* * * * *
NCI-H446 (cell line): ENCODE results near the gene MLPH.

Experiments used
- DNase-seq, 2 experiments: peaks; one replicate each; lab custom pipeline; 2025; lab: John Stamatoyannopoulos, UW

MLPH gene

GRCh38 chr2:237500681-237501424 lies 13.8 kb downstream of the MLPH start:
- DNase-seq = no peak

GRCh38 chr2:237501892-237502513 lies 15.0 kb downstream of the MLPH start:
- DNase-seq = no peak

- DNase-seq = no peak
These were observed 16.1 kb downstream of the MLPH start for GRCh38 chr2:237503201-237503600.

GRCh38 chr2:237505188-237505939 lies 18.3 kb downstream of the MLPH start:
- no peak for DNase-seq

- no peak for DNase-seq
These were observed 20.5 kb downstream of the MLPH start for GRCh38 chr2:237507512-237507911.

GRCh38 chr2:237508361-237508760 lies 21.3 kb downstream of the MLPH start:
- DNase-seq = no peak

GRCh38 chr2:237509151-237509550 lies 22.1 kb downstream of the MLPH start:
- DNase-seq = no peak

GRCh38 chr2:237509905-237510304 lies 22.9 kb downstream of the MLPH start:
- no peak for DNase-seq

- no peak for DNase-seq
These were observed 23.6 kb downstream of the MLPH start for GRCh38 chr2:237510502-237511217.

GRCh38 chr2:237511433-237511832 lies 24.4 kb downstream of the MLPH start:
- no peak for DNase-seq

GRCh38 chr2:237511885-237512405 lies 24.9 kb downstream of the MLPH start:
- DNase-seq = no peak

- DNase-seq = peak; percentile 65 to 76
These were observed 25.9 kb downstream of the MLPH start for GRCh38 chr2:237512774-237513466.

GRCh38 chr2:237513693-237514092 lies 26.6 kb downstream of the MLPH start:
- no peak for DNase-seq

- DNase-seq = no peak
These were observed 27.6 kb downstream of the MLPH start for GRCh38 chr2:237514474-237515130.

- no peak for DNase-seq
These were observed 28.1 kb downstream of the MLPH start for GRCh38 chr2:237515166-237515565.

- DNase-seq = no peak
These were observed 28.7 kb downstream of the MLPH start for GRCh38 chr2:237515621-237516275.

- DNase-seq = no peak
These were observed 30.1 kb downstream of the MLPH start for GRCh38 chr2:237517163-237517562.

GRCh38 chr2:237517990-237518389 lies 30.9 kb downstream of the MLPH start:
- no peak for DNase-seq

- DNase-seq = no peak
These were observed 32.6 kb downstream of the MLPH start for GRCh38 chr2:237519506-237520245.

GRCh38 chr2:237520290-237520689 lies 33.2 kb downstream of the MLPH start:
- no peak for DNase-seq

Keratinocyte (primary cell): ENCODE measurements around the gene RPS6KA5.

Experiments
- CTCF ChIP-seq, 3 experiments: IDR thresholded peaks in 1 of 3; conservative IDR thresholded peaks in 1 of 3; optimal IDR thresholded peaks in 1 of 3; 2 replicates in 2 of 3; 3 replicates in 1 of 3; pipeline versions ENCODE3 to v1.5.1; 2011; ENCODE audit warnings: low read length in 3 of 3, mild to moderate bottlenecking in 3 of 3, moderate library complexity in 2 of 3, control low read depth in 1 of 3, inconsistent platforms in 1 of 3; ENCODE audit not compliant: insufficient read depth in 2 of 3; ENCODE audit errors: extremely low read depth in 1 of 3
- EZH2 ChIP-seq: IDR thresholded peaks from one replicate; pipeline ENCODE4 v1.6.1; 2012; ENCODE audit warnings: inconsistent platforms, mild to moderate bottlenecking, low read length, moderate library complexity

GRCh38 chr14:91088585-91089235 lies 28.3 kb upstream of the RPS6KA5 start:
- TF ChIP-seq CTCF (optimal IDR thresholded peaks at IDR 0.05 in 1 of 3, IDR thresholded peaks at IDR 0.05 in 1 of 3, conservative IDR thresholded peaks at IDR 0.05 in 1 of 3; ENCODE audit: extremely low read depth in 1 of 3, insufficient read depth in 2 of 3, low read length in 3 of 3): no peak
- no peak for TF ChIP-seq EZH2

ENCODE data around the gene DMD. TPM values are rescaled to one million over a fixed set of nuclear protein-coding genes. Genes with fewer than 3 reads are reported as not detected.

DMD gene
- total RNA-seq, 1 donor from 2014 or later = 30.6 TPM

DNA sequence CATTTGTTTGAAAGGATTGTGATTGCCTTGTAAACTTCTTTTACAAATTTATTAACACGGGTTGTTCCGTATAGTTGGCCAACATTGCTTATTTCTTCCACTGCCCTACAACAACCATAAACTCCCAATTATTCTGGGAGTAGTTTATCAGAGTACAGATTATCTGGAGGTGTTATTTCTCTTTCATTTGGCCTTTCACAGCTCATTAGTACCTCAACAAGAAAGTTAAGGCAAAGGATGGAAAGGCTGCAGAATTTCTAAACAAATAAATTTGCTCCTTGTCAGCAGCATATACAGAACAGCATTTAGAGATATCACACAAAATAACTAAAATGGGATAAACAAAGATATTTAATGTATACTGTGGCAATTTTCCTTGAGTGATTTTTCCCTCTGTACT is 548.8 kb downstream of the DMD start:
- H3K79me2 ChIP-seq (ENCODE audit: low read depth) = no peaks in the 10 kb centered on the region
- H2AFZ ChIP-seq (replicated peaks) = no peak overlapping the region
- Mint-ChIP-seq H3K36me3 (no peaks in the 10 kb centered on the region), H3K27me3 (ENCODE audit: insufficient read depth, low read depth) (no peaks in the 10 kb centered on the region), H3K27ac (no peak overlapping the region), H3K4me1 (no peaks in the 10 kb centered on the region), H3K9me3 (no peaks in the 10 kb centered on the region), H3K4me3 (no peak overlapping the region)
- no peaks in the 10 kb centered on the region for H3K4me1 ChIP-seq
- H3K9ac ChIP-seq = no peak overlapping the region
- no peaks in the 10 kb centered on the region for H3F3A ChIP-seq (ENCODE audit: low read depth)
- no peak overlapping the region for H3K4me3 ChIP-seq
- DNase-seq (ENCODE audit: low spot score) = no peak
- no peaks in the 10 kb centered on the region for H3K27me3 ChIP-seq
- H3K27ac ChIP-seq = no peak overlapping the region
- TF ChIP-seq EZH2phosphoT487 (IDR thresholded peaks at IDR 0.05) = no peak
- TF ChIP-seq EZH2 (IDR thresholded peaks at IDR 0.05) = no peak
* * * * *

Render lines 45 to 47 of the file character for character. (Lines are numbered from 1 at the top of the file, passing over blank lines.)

Keratinocyte (primary cell): ENCODE measurements around the gene RPS6KA5.

Experiments
- CTCF ChIP-seq, 3 experiments: IDR thresholded peaks in 1 of 3; conservative IDR thresholded peaks in 1 of 3; optimal IDR thresholded peaks in 1 of 3; 2 replicates in 2 of 3; 3 replicates in 1 of 3; pipeline versions ENCODE3 to v1.5.1; 2011; ENCODE audit warnings: low read length in 3 of 3, mild to moderate bottlenecking in 3 of 3, moderate library complexity in 2 of 3, control low read depth in 1 of 3, inconsistent platforms in 1 of 3; ENCODE audit not compliant: insufficient read depth in 2 of 3; ENCODE audit errors: extremely low read depth in 1 of 3